Many of my younger K-T companions wonder what their future brings. It brings you hope. It brings you love. It brings you challenges. It brings you lovely people who gladly travel with you through remarkable journeys. It brings you friends for life. Bear with me as I explain. Dawne Lee, this remarkable lady, has stood by my side since we met. Her K-T story like most life stories is best told in person, but then to wait to do so would mean you, my extended family, wouldn’t hear it. Her K-T story is a shared story.
I was 18, Dawne Leslie Wood 17, when we met. We married at 19 and 18, at what most think of as an early age, and we have unwittingly traveled the K-T road together ever since. While a completely distinct story in and of itself, this journey was quite unexpected as I was certain I would not pursue marriage until after I was 30 years old. In no way is this a patent endorsement of early marriage, although I wouldn’t change one thing about my youth, our storybook meeting, or our decision to marry, not only early in life, but early in our relationship.
Every life has its rhythm and the music it generates is as unique as any song written across generations. There are moments when we look to favorite songs and wonder is this my story. Maybe we take inspiration and set about to travel a like journey. Other times we sense others are walking our road. In the end, we write our own story and revel in how great it is that were it a musical score it surely would be a different, vibrant song; and beautifully ours. With that in mind , this is only one K- T story among many and is by any account also only one love story.
Today, it is impossible to separate my feelings from Dawne’s. It is impossible to separate my joy and pain from hers. I make no secret that I’m 58 years old. The math is simple, that’s 40 years of listening to laughs, but yes also moans and groans. That’s 39 years doing so as we attempt to sleep at night. That’s hours and hours of leg massages hoping these will bring restive sleep, so many times without a thank you or even a glancing smile of gratitude because sleep came to me before Dawne finished.
For just over 20 years, the early years, Dawne dealt with my random yet constant periods of bed rest to cure stasis ulcers, never to forget her unflinching and quiet care for our children while having this big kid down for the count. After about a year of marriage Dawne worked the next 4 years while I went to college. She provided me with tons of encouragement that many seasoned marriages struggle with – we were newlyweds and she conspired with my father to move into his home and insist that I attend school without the distraction of work. Dawne knew me better than myself and she laid the foundation that forever is the confidence I rely on today. There is virtually nothing I won’t try to learn because Dawne’s faith and support tore down a barrier built by my educators from K through 12. Yet again, another story.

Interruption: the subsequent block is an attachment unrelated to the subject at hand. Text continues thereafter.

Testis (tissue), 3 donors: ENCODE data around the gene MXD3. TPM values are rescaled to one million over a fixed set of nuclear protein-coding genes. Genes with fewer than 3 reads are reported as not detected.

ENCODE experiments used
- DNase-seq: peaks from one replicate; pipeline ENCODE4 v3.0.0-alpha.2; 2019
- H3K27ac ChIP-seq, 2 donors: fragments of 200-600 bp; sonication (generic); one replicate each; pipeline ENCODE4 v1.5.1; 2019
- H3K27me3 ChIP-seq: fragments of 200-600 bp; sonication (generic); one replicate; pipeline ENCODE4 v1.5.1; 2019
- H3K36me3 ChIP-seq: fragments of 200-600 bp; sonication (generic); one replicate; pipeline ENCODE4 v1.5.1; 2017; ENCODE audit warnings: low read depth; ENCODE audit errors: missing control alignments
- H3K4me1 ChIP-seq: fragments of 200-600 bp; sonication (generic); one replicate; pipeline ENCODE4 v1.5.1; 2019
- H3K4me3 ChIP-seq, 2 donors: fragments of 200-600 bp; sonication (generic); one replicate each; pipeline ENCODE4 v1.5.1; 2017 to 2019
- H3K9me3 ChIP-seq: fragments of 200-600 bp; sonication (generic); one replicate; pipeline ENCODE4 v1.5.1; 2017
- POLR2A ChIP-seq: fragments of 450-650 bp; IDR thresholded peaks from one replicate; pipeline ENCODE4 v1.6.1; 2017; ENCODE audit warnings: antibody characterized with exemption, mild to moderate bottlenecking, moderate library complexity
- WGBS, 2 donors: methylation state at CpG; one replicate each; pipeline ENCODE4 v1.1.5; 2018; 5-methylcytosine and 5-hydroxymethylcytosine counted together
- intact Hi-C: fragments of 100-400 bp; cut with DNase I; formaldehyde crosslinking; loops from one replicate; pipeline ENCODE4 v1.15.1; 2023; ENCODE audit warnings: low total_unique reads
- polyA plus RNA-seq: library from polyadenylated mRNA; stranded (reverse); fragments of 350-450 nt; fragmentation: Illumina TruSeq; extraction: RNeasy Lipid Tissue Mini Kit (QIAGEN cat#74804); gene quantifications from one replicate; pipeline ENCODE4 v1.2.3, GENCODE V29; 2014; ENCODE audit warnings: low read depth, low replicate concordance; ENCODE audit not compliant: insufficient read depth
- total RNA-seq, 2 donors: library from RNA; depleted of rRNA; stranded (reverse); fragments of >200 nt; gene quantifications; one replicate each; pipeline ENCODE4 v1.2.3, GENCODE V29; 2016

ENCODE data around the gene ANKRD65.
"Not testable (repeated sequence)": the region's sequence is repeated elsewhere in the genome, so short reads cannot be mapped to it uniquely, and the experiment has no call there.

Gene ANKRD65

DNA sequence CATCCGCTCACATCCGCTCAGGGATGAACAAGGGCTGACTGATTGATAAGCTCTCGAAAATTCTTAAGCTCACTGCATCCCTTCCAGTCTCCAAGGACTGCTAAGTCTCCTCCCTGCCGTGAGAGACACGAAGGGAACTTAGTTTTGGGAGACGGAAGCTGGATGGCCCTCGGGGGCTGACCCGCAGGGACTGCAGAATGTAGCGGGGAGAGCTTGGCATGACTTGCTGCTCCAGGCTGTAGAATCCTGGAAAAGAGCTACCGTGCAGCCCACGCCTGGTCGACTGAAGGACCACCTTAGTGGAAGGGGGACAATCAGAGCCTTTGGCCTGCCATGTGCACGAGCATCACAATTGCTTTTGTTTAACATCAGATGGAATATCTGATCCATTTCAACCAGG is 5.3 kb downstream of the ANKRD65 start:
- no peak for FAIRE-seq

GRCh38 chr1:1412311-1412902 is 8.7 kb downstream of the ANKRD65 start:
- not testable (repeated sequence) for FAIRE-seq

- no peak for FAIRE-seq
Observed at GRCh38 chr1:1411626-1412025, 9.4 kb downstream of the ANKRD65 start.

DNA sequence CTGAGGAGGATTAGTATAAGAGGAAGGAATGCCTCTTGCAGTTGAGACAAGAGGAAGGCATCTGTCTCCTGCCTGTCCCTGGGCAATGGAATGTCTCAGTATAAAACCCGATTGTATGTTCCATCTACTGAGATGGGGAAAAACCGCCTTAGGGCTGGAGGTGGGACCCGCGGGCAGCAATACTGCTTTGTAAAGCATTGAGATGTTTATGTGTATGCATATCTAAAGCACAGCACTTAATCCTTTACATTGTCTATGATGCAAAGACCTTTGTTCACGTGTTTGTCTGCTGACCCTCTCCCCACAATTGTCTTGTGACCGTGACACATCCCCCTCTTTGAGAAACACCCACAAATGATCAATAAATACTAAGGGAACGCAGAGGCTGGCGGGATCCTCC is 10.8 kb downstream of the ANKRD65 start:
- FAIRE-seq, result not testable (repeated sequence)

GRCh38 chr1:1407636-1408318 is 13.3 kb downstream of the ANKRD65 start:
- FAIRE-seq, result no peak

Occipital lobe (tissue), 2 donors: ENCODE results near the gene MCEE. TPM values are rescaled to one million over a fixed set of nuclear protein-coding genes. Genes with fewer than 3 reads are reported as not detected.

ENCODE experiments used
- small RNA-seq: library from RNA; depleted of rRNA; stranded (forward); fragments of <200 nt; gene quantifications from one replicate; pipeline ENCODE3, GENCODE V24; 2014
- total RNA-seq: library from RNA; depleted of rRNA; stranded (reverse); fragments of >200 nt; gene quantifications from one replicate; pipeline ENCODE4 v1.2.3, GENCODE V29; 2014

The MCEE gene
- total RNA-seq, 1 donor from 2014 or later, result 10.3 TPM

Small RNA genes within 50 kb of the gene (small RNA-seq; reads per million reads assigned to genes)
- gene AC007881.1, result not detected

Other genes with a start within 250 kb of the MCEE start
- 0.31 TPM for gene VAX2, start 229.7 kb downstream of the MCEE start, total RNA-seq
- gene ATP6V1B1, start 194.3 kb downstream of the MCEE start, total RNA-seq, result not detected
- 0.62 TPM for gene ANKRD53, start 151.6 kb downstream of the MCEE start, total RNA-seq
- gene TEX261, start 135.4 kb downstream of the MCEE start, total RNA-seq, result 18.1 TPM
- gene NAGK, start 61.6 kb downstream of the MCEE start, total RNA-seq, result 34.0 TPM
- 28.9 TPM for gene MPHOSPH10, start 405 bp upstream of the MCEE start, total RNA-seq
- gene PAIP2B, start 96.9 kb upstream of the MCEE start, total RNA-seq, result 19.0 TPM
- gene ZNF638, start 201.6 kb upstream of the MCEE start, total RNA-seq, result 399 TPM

The first 20 years I speak to here were magical, yet it is the next 20 years that shine an ever brighter light on unwavering and unconditional love. Dawne’s first 20 with me were a mystery tour. My medical problems were constant, but from causes unknown. When the doctor called her in as his moral support – she came without hesitation. Diagnosis Permanent Disability, cause unknown, life prescription 20 hours recumbent and 4 hours ambulatory were his words. Without blinking an eye Dawne turned to me and said, “You did your 20 years, now it’s my turn.” Without breaking confidences I must say Dawne misses important considerations to this day when she discounts these earlier years and her heroic work to once again provide encouragement and support at a time in my life when I needed it.
As the story goes, we’re in the first 5 years of our second 20 and the diagnosis changes from cause unknown to Klippel-Trenaunay Syndrome. The prescription changes for a substantial duration to remain recumbent the entire day except for potty breaks. You get the picture. Our children are now middle school age, active beyond active. Dawne is re-entering the job market to assume the primary bread winner role. Me, I’m knocked out on pain medications, unable to walk the staircase to our 2nd story bedroom, and fearful I will be unable to walk at all. The world is on Dawne’s shoulders. There is so much that needs saying, but I leave it here. Dawne’s own medical story is replete with struggles that send many people to the sidelines of life. Yet, it is my pain, my handicaps she carries and resolves.
These last 20 years now have reached another milestone. You might say we are in what is inevitably the last 20 years. Stop it … I’m not staring down death. Or, at least I pray not. It’s just that life from age 60 to 80 writes new chapters that are distinctive. I reflect more. I listen to young folks more. I find myself reaching back and checking my pace of life and times missed to say thank you to so many people who have made my life interesting. Mostly, I jealously guard my relationship with my wife, Dawne, and hope that she knows just how much she is me and I her.
You meet Dawne regularly here. She befriends my friends, you. She tracks birthdays. Her heartfelt compassion extends to you and your families. She marvels at our friendships and unjealously supports our time together. If ever the words “… and the two shall become one” were not figurative, surely these describe our relationship. I noted earlier, it is impossible looking into Dawne’s eyes and not see my pain, to not see my journey because it is hers. Caitlin Marsh, a K-T Companion, so eloquently described a her mother’s love for daughter – a love affair by virtual of motherhood. Beautiful! I add here a wife’s love for husband – a love affair by virtue of choice. I proffer that motherhood and marriage are anchored in one of life’s bedrocks – a women’s passionate, unassuming gift to those she treasures more than her own life.
Thank you Dawne.